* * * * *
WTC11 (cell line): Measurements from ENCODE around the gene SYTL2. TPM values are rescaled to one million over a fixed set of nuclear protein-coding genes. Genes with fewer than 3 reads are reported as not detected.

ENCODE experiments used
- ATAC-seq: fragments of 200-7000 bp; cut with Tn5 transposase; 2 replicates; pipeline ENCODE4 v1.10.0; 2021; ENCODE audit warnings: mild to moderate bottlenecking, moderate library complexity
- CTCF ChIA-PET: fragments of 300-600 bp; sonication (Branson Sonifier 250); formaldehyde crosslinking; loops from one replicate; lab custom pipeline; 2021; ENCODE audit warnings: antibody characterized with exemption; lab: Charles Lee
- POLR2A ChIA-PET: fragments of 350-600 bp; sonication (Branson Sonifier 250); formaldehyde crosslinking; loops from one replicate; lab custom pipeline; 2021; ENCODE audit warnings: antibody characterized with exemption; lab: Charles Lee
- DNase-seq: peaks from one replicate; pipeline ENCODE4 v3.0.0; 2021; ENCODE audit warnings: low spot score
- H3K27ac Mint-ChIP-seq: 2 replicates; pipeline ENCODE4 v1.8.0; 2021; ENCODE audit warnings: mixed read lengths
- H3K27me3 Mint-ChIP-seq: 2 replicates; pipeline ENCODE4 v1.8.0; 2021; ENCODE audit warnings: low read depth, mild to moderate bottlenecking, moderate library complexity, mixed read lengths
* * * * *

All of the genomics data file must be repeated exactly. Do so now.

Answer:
WTC11 (cell line): Measurements from ENCODE around the gene SYTL2. TPM values are rescaled to one million over a fixed set of nuclear protein-coding genes. Genes with fewer than 3 reads are reported as not detected.

ENCODE experiments used
- ATAC-seq: fragments of 200-7000 bp; cut with Tn5 transposase; 2 replicates; pipeline ENCODE4 v1.10.0; 2021; ENCODE audit warnings: mild to moderate bottlenecking, moderate library complexity
- CTCF ChIA-PET: fragments of 300-600 bp; sonication (Branson Sonifier 250); formaldehyde crosslinking; loops from one replicate; lab custom pipeline; 2021; ENCODE audit warnings: antibody characterized with exemption; lab: Charles Lee
- POLR2A ChIA-PET: fragments of 350-600 bp; sonication (Branson Sonifier 250); formaldehyde crosslinking; loops from one replicate; lab custom pipeline; 2021; ENCODE audit warnings: antibody characterized with exemption; lab: Charles Lee
- DNase-seq: peaks from one replicate; pipeline ENCODE4 v3.0.0; 2021; ENCODE audit warnings: low spot score
- H3K27ac Mint-ChIP-seq: 2 replicates; pipeline ENCODE4 v1.8.0; 2021; ENCODE audit warnings: mixed read lengths
- H3K27me3 Mint-ChIP-seq: 2 replicates; pipeline ENCODE4 v1.8.0; 2021; ENCODE audit warnings: low read depth, mild to moderate bottlenecking, moderate library complexity, mixed read lengths